Our text today stands in stark contrast to the doom and gloom of our last reading about the fall of Babylon. It’s not the first time we’ve had an abrupt scene change, so to speak, as we’ve been reading through Revelation. Part of this book’s beauty is it’s unpredictability. What we do see as a constant theme is God’s unfailing love and patience with his fallen world. He wants the banquet table to be full.
We see a passage that ties together several main points from the New Testament. Included are praise, celebration, equality, blessedness, rejoicing, righteousness, and purity of the bride. It doesn’t matter how unworthy we may sometimes feel. “Praise our God, all his servants, all who fear him, from the least to the greatest.”
We also see the 4th beatitude given to John by an angel. It is proclaimed to be true words from God with an instruction. “Write this: Blessed are those who are invited to the wedding feast of the Lamb.” What a reward we have that awaits us in heaven. As invited guests, we are truly blessed indeed. God never promised us a life of faithfulness would be easy. But we are assured it will be worth it.
Did you notice what John did? He was so overcome with it all that he fell at the feet of the angel, the messenger of God. I loved what the angel told John. “No, don’t worship me. I am a servant of God, just like you and your brothers and sisters who testify about their faith in Jesus. Worship only God. For the essence of prophecy is to give a clear witness for Jesus.” This is a good reminder for us not to worship the wrong thing. We need to be careful not to be overcome by an emotional connection to a person, place, or thing. God alone is worthy of our worship. And secondly, we are called to testify about our faith and not keep it to ourselves.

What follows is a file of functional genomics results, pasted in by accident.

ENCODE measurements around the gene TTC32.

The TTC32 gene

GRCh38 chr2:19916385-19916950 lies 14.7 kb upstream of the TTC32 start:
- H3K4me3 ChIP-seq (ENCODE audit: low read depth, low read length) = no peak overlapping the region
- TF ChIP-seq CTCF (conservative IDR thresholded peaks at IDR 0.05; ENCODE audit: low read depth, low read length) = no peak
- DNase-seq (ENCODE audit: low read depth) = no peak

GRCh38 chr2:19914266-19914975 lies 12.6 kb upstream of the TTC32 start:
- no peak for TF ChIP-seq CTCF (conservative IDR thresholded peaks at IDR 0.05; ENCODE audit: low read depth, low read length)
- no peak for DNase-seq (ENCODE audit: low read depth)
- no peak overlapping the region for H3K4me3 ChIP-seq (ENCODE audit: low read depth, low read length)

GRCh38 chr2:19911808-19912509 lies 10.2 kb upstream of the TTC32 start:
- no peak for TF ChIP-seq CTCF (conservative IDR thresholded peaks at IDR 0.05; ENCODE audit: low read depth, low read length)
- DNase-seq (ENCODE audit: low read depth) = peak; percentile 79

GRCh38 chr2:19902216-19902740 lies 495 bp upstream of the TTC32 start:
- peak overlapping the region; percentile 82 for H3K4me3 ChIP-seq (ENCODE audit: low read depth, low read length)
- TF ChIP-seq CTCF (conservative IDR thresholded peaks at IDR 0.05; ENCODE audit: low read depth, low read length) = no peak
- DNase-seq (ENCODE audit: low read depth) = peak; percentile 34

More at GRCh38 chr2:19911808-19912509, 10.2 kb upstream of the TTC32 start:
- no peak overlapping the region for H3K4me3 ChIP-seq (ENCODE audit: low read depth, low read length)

This dramatic splendor of the wedding feast reminds me of a wonderful memory David and I shared when we were serving a church in River Falls, Wisconsin. We were invited to an intimate weekend, Via de Cristo, also known as a Cursillo, DeColores, or an Emmaus Walk depending on your church affiliation. We spent a weekend full of reflection, renewal, and respite from the busyness of the world and life of ministry. These weekends are designed for church leadership to know Christ on a deeper level.
I can still remember our “invitation to the marriage feast” on the final day of the event. It was a “surprise,” and the anticipating had been mounting from the first night. The gymnasium where we had been eating all our meals had been transformed into a room of magnificent splendor. The tables were adorned with linens, crystal, and beautiful flowers. We were ushered in, one by one, walking in total silence with praise music gently playing. After a weekend of drawing close to the heart of God, this moment was very powerful.
What do you think of when you picture the marriage feast? Aren’t you thankful you have an invitation? Christ is finally united with his bride, the Church. We are the church. Take some time today to close your eyes and imagine yourself seated at the banquet table with Christ as his precious bride.
Let’s pray. Lord, I thank you for the opportunity to grow closer to you every day. I don’t need to go to a special event for my heart to be filled with you. I pray that I don’t let the troubles of this world crowd my head with worry or concern. You are in control and worthy to be praised. I look forward to the day when I see you face to face and can sit at the table of your glorious feast. In Jesus’ name. Amen.